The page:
HAPPY BIRTHDAY to you, happy birthday to...


HAPPY BIRTHDAY to you, happy birthday to you, happy birth-day Bob Do-ole, happy birthday to you!

He hates that.

He turned 72 day before yesterday. That's bad news for Dole, historically speaking. When he goes to the Republican National TC Convention next year, he'll be older than anyone ever nominated (for the first time) for president. (Ronald Reagan was 73 when re-nominated in 1984.) Every news item about Dole's age is a negative.

But there's also some good news, historically speaking. Dole is the front-runner in the race for the Republican presidential nomination now. Republican front-runners, unlike Democratic ones, almost always win their party's nod. As William F. Buckley has put it, "Arrivals of the star in the third act tend not to happen in the GOP."

Back to Point 1: age. Political analyst Charles Cook says, "The biggest remaining obstacle to Dole's nomination and, for that matter, his election to the White House, is the age issue." U.S. News columnist Michael Barone says, "Voters are going to keep looking at a man of his [Dole's] age to see how he's doing. So far, so good. But we've got a long run up before the primaries."

How old, really, in the political context is Dole? Well, he is the second oldest Senate majority leader in history. Only Mike Mansfield, D-Mont., was older. Mansfield was 73 years, six months and 14 days when his last Senate adjourned in 1976. Dole could conceivably break that record. It would break his heart. He'd have to serve till mid-February, 1997, meaning, of course, that he would not become president.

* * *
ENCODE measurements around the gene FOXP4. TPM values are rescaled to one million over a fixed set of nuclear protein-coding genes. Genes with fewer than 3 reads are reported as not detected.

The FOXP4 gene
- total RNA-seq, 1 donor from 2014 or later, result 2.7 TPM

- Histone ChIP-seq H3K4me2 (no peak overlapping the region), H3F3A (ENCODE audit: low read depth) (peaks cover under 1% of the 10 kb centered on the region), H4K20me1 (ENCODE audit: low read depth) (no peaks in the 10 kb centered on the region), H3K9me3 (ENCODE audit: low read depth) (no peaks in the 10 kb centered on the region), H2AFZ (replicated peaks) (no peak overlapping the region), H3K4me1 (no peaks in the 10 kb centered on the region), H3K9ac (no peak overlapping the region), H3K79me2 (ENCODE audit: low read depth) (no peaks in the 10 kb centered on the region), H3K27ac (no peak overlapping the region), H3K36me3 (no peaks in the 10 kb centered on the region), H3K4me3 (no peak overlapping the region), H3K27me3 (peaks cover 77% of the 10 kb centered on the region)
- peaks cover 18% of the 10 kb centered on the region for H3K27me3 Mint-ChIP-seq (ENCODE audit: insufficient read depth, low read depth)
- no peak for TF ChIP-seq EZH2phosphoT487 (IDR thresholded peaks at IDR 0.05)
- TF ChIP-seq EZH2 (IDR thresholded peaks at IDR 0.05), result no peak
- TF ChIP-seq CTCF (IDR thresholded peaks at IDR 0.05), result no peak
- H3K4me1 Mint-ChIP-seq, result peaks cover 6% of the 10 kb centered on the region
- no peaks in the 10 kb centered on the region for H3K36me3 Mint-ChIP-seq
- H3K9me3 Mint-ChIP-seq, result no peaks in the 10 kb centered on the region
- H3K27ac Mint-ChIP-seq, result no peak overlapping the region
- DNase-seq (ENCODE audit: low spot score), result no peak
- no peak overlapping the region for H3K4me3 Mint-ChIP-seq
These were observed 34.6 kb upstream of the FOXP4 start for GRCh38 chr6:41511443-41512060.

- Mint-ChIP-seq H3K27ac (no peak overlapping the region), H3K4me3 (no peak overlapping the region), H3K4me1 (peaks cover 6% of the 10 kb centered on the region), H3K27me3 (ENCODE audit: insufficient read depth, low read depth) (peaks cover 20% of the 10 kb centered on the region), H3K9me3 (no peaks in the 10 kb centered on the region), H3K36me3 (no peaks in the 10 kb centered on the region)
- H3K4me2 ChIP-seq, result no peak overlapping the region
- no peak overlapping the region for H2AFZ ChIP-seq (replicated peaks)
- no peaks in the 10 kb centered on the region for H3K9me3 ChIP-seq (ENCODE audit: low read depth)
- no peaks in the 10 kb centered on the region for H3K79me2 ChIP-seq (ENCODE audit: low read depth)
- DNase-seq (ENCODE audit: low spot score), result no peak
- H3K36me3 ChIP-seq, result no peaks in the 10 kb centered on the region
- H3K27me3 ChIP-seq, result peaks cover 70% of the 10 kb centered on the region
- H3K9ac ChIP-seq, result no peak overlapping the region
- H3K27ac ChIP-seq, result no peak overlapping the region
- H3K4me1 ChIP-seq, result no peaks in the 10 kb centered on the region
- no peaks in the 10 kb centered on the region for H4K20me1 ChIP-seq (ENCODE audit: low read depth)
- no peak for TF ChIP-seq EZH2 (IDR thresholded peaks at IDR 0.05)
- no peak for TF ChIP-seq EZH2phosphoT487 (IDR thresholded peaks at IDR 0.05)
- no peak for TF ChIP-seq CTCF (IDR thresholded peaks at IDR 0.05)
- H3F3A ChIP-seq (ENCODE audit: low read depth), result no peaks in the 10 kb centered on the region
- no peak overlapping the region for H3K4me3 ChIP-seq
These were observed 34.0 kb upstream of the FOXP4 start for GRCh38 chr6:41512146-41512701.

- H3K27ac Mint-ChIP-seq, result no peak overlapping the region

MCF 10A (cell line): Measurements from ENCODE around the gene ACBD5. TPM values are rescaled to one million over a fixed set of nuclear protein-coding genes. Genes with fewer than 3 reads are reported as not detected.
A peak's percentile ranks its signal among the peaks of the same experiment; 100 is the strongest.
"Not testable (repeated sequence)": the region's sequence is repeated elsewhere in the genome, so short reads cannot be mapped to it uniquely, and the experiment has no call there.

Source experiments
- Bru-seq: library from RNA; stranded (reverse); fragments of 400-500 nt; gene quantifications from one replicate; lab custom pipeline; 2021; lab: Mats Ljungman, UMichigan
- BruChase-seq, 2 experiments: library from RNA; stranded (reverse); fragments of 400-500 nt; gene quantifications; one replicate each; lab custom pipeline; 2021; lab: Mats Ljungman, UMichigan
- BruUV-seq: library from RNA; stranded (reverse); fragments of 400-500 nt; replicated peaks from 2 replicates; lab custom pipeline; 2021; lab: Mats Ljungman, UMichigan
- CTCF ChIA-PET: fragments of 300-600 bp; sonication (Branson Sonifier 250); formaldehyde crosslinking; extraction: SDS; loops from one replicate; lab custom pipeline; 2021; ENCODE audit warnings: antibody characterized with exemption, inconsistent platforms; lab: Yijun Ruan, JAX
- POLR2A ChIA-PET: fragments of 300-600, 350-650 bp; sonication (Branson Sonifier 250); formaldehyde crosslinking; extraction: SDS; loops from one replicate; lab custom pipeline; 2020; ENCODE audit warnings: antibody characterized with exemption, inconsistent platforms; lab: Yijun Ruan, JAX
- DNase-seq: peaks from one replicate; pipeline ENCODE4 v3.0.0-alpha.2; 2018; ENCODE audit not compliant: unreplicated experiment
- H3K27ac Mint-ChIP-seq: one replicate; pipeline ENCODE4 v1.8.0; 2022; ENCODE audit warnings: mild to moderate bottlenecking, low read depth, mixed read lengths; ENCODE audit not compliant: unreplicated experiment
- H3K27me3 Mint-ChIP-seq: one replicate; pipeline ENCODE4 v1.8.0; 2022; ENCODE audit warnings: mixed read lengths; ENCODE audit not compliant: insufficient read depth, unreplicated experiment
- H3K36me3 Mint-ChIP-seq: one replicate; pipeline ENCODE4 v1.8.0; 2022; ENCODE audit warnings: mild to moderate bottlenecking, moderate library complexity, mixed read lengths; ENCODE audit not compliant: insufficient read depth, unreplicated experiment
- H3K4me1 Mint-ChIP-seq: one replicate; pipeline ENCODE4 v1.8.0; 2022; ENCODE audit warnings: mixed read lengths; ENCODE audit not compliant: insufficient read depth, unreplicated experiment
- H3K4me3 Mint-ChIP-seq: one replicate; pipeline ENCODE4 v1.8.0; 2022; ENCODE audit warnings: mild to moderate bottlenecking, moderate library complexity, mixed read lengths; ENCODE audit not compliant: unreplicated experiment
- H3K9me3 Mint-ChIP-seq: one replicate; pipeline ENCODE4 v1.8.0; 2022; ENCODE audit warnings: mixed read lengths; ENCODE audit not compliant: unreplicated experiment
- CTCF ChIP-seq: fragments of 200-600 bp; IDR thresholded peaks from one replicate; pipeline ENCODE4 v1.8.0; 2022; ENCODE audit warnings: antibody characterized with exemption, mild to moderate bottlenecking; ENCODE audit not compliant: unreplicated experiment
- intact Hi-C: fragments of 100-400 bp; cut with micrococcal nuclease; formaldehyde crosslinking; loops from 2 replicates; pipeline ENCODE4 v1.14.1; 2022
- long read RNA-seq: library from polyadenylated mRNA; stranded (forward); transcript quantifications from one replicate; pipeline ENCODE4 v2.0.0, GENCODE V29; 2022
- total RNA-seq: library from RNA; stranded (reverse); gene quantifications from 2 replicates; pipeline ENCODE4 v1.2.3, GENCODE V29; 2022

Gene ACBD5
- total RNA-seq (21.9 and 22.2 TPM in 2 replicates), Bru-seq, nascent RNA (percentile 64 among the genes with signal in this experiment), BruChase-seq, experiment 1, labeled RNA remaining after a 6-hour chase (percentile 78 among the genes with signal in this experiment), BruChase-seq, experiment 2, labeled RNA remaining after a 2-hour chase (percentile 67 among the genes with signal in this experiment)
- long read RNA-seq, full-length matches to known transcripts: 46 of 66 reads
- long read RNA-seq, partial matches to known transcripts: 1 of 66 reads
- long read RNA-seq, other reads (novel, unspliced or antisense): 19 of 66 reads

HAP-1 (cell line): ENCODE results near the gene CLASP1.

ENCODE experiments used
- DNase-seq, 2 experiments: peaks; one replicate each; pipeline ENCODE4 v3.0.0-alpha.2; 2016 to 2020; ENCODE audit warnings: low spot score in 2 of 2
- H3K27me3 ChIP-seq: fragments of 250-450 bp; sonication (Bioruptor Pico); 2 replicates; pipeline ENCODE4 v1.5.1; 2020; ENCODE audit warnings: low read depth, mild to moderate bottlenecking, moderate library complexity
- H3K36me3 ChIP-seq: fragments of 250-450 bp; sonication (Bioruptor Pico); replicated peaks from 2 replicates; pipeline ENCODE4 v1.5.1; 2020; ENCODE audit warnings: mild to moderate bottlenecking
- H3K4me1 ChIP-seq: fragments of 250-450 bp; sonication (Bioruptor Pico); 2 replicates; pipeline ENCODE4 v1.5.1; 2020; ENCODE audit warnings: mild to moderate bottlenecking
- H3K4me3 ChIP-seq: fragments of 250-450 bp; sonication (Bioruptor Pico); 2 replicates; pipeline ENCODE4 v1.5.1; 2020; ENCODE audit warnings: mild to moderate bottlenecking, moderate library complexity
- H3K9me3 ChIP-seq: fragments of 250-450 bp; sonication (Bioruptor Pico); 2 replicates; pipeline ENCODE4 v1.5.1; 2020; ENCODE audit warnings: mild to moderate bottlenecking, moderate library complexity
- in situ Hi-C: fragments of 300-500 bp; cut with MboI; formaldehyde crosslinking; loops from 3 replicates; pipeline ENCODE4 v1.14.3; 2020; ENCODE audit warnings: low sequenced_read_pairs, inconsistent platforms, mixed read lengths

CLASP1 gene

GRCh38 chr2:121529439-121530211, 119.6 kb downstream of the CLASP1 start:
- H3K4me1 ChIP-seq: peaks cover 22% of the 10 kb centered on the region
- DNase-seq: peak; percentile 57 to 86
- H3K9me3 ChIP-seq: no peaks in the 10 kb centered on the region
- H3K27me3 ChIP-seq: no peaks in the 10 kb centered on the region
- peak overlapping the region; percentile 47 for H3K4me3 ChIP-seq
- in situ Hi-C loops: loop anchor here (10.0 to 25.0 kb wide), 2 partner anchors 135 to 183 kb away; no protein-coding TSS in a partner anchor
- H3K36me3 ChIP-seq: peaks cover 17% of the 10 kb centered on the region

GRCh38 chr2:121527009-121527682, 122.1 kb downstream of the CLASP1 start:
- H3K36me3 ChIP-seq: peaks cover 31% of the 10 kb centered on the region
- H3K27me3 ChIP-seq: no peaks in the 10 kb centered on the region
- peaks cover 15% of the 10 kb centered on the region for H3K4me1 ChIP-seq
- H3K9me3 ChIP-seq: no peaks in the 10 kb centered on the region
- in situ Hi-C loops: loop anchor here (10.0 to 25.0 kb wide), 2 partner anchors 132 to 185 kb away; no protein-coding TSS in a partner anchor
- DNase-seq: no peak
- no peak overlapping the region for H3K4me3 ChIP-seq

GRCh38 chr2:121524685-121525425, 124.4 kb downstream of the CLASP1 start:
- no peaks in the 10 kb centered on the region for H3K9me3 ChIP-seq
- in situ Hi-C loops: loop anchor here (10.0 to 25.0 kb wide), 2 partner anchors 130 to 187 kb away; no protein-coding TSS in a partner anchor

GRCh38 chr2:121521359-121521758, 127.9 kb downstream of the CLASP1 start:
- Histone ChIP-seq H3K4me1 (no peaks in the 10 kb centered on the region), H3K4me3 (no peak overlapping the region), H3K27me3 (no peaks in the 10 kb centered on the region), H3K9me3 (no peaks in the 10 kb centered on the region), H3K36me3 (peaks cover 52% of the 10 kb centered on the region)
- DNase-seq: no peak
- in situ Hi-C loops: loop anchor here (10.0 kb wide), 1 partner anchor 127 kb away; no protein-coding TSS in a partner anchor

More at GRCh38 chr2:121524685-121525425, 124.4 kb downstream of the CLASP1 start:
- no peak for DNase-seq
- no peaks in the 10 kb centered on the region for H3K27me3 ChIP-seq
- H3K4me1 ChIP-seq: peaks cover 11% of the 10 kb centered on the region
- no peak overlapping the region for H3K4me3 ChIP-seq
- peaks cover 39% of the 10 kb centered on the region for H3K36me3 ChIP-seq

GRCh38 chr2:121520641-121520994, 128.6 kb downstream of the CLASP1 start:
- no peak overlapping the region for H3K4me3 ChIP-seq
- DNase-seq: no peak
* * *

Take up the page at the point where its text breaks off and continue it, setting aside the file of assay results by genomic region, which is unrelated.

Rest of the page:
The Senate is generally thought of as a place for geezers. "Senate" comes from the same Latin root that gave us "senior" and "senile." But this Senate's not so old. Of its 100 members, only Dole and 14 others have reached their Biblical allotment of 70 years.

It's not a very vigorous cast of characters. Dole can be forgiven if he doesn't want to be identified with such members of his generation as Howell Heflin, William Roth, James Exon, Jesse Helms, Claiborne Pell, Strom Thurmond, Robert Byrd among others. Depressing, eh? If you're of a certain age, Reader, here's something even more depressing to think about: That's also Jack Kennedy's generation.

Charles Cook says, "It may be of little consequence if Clinton or other candidates catch a cold or the flu during this campaign. . . . [but] the media will certainly make a huge scene if Dole so much as sneezes or gets a sore throat."

That's true. At one point Dole thought about trying to defuse the age and health issue by pledging to serve only one term. William Buckley thinks one term is inevitable, campaign promise or not. He also thinks that "if Dole gets the nomination, Colin Powell will feel a very strong impulse to serve him [as running mate]. . . [and] Colin Powell will be inaugurated as president in January of 2001."

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